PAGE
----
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Minister for Climate Eamon Ryan Alamy Stock Photo

Ireland three years past deadline to send long-term climate strategy to European Union

The government has repeatedly fallen short of promises to get the important strategy finished.

IRELAND HAS FAILED again to publish a long-term climate strategy planning out the country’s approach to the climate crisis, three years after an EU deadline to do so.

The Department of Environment plans to submit a draft strategy to the European Commission in the first quarter of this year, The Journal has learned.

However, the government has repeatedly fallen short of previous promises to get the strategy finished, including a commitment in November to complete the process by the end of 2022.

Additionally, it does not expect to submit the final version of the strategy to the Commission until the last quarter of 2023.

13 months turns to 3 years

In 2018, a European Union Regulation set out that member states should develop 30-year strategies laying down how they plan to tackle the climate crisis to help fulfil EU requirements under the crucial Paris Agreement.

Member states were given 13 months to compile their strategies and submit them to the European Commission by 1 January 2020.

Three years later, Ireland is one of only four of the bloc’s 27 countries to have failed to submit its strategy. The only other countries to have not yet produced their long-term strategies are Poland, Bulgaria and Romania.

The annex of actions for last year’s Climate Action Plan listed the completion of the strategy at the top of a list of hundreds of measures.

Although the plan suggested a timeframe under which the strategy would be completed within the first three months of 2022, the document still did not materialise.

A progress report in November said that a draft had been prepared and sent for review to the Senior Officials’ Group, a committee made up of representatives from all government departments with responsibility for monitoring progress on the Sustainable Development Goals. 

It detailed that a “further and final iteration” which would take the group’s feedback into account, as well as the finalised sectoral emissions ceilings, would be submitted to the European Commission by the end of the year.

But three years on from the initial deadline of 1 January 2020, the Commission has still not received Ireland’s strategy.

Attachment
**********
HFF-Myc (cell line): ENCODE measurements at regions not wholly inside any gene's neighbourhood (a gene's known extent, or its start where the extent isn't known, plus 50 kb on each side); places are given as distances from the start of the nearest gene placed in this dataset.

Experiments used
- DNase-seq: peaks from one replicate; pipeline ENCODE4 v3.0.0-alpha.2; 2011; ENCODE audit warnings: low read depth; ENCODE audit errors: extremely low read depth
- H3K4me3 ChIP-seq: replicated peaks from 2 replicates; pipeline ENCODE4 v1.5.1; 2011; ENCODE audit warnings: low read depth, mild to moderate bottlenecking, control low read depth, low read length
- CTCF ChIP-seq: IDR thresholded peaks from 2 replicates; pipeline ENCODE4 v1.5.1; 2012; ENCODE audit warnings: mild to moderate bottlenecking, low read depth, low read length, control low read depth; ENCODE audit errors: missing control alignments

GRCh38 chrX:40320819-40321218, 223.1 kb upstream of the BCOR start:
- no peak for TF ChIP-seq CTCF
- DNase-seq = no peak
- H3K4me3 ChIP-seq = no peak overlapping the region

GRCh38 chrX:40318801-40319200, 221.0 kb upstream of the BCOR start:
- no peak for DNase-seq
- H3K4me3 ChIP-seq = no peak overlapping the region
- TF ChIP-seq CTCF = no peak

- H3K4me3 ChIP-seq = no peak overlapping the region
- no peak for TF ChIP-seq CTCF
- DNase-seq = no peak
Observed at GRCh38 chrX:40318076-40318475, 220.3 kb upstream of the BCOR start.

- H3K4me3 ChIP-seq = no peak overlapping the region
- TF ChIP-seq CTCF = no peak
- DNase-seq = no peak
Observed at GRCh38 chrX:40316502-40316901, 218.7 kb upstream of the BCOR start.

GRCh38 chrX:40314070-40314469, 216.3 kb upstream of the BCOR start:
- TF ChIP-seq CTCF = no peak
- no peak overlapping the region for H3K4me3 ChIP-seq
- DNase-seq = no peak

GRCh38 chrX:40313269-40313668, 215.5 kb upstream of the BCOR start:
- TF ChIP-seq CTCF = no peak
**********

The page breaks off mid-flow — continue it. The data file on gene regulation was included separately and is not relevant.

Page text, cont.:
A spokesperson for the Department of Environment told The Journal: “Ireland will submit its draft Long-term Strategy to the Commission in Q1 2023. The final submission will be in Q4 2023.

“Submission of the strategy to the European Commission has been deferred slightly to ensure that it fully aligns with the Climate Action Plan 2023, published in December 2022,” the spokesperson said.

This will ensure that the strategy serves its intended purpose and makes the strongest possible contribution to the overall European Union ambition.”

The delay comes despite the Climate Change Advisory Council (CCAC) warning in 2021 that it was concerned, in the absence of the strategy, about the potential for “higher cost implications of delay in long-term action”.

The European Commission has outlined that “stable long-term strategies are crucial to help achieve the economic transformation needed and broader sustainable development goals”.

They are also crucial, it said, to moving “towards the long-term goal set by the Paris Agreement – holding the increase in the global average temperature to well below 2°C above pre-industrial levels and pursuing efforts to limit the temperature increase to 1.5°C”.

The national strategies must address emissions reductions and removals (in total and by sector), expected progress on transitioning to a low-emissions economy, the expected socioeconomic impacts of decarbonisation, and links to other national long-term policies.

The Commission also said that member states should develop the strategies “in an open and transparent manner and ensure opportunities for the public to participate”.

Countries will be asked to develop a new long-term climate strategy every 10 years, with the next iterations due by 1 January 2029.

Climate crisis

The EU’s climate plans are guided by the international Paris Agreement, which in 2015 called for countries to try to limit global warming to 1.5 degrees and not to allow it to surpass 2 degrees.

Global surface temperatures are expected to exceed 1.5 and 2 degrees unless “deep reductions” are made to emissions of carbon dioxide and other greenhouse gases.  

A new study published this week found evidence that there is a high probability of global warming reaching 2 degrees Celsius by the middle of the century.

Currently, the world is around 1.1 degrees warmer than pre-industrial times and is already experiencing impacts of the climate crisis such as heatwaves, droughts and melting ice sheets.

The scale of recent changes to the climate are “unprecedented” over hundreds and thousands of years, according to the Intergovernmental Panel on Climate Change (IPCC), and it is “unequivocal” that human influence has warmed the atmosphere, ocean and land.

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